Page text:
Series: Roughneck Billionaires, #3
Published by Intermix on May 15th 2018
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Knox Price has always fallen short in comparison to his brothers. Boone is the ambitious one. Clay is the nice one. Gage is the handsome one. And Knox? Well, he's the cynical one. The odd man out in the ultra-wealthy but rather unique Price family. It's not that Knox hates people--it's that humanity always disappoints him. When you become an oil-rich, Texan billionaire overnight, people treat you a certain way. Just once he'd like to meet someone that isn't dazzled by his wallet.
Then, he meets struggling yoga teacher Lexi Brandon. She's weird. She's unpredictable and tends to say strange things. She lurks in the bushes and dresses in all black. She loves when people cross the street to get away from her. Lexi's definitely not his type, but she's also the first one to ever truly see him and not just another rich, dirty Price.
And that's...fascinating. But how do you catch the interest of a woman who goes out of her way to be odd? When an unexpected surprise throws them both for a loop, Knox decides it's time to get down and dirty, abandon the rules, and be who he truly is--a bastard.
I’m a little unsure about my own feelings when it comes to Jessica Clare’s roughneck billionaires. Yes, these Price brothers from different mothers are similar in their crude, blunt ways and as they’re the opposite of smooth and sleek and schmoozy, they’re refreshingly different from the suit-clad businessmen with their ability to get everything they want. But these brothers are also sometimes unavoidably simplistic and they do in some ways, remind me of Alexa Riley’s heroes who fall hard and instantly with the burning need to claim women they see at first glance as theirs.
Knox equating a one-night stand with the notion of forever does seem somewhat excessive, but the instalove that Knox feels isn’t really out of character for these Price brothers however. ‘Dirty Bastard’ does however, take a direction I didn’t expect or like nonetheless. I should have been expecting this considering the sheer stupidity of Lexi going into an affair with Knox for the express and calculated purpose of avoiding her stalker. From the start, Lexi runs away and keeps running away when this night (again due to her own recklessness) results in unintended though not unexpected consequences, then using her own issues as ammunition to petulantly refuse everything Knox offers made her thoroughly unlikeable. Acting like a spoilt teen makes their 5-year-age-gap (older woman, younger man) of no consequence as a result, as Lexi seems to regress into someone who sits on a raised chair while waiting for Knox to climb the uphill battle on his own to get into her ‘good’ graces.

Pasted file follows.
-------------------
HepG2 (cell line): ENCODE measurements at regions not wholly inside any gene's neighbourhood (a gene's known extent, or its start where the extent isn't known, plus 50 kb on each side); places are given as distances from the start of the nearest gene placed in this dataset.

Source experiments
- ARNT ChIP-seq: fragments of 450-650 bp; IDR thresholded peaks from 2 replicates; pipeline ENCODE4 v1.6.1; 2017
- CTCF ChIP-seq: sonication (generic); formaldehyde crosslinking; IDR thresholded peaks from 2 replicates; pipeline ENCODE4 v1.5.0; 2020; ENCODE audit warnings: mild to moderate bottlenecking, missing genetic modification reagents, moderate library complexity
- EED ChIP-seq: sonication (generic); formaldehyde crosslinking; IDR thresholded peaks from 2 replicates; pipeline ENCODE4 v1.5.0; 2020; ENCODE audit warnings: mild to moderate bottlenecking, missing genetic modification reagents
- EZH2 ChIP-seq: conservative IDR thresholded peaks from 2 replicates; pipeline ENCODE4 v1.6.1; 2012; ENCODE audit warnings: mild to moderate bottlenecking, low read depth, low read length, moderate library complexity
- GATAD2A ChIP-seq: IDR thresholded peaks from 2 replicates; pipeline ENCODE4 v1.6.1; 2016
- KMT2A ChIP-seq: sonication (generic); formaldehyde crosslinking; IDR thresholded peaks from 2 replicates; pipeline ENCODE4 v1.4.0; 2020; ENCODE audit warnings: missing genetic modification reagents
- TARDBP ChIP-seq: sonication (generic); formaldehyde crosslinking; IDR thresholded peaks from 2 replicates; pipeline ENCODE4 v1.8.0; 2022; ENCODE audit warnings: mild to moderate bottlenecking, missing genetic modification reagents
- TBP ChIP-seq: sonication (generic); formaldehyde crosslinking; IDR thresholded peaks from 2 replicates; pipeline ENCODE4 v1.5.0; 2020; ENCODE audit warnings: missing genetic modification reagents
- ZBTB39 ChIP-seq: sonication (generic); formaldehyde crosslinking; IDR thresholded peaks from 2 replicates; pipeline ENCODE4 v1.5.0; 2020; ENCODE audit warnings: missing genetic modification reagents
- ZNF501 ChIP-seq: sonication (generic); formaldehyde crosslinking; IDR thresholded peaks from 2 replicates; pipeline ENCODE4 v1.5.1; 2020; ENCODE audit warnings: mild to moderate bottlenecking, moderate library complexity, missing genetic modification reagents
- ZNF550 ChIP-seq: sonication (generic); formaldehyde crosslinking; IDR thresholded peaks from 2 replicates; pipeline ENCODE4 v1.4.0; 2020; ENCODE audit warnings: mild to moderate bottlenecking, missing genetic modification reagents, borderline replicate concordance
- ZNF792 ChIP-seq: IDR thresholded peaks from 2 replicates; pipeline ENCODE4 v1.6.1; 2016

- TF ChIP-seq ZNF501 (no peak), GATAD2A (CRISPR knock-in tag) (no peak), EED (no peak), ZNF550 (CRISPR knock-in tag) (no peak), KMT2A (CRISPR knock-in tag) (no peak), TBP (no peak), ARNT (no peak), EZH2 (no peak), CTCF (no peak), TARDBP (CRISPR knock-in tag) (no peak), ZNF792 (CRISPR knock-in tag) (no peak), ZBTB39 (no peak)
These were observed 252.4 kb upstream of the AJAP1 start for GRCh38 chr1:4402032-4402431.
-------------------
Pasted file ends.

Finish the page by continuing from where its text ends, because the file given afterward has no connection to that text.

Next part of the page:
From here onwards, I struggled hard to continue the book, not just because of the storytelling and characterisation that at times, made both Knox/Lexi seem like high-school figures rather than the adults they are, but also because of the way Lexi sat high and mighty while poor Knox had to bend backwards for her. As Lexi used Knox’s age as an excuse to get out of commitment by saying *he* was the one who wanted to play the field when all he did was want the opposite made me throw in the towel in the end. Not being able to get behind this pairing was almost a guarantee when there was an annoying protagonist whom I felt just didn’t deserve the title of ‘heroine’ at all, nor of Knox.